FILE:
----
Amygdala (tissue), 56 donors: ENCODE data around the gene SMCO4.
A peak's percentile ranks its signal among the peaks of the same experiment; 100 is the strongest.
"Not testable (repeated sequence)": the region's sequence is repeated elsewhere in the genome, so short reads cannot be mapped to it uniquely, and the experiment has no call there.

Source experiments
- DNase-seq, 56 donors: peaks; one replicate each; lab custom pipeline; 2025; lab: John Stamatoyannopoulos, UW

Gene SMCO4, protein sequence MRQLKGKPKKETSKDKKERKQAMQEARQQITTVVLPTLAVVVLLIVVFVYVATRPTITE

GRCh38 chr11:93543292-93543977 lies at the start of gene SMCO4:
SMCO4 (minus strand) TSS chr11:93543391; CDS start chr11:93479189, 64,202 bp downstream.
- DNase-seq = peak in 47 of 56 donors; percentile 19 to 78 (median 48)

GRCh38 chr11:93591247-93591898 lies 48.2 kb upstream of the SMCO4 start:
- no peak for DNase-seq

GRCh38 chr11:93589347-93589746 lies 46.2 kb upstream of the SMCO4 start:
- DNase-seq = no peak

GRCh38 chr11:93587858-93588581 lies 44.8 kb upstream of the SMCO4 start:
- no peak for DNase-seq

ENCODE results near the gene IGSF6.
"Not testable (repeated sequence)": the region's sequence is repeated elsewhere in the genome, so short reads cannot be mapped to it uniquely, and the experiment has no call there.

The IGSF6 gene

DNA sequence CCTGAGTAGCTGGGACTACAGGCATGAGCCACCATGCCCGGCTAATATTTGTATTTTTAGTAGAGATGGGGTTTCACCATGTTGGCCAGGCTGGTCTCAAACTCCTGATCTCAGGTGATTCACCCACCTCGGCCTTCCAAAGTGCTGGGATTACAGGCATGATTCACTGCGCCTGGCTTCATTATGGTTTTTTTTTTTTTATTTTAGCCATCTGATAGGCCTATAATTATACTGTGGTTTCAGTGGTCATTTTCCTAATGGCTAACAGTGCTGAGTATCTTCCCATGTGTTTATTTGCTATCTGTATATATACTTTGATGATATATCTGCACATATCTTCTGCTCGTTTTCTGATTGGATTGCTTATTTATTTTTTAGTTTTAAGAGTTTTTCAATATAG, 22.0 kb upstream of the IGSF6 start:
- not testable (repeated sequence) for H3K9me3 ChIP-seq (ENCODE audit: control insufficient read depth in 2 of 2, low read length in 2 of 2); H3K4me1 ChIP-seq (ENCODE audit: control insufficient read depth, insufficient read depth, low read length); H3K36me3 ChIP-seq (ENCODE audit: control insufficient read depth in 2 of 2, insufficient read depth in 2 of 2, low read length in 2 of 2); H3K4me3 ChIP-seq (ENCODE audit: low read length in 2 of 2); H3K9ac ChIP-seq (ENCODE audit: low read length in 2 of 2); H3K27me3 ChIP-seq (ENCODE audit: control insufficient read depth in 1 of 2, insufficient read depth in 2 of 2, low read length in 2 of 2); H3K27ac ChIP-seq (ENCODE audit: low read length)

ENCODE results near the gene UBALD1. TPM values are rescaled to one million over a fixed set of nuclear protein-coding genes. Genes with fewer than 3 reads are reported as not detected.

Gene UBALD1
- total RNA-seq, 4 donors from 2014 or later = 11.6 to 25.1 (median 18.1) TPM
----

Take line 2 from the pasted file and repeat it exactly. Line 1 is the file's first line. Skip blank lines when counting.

A peak's percentile ranks its signal among the peaks of the same experiment; 100 is the strongest.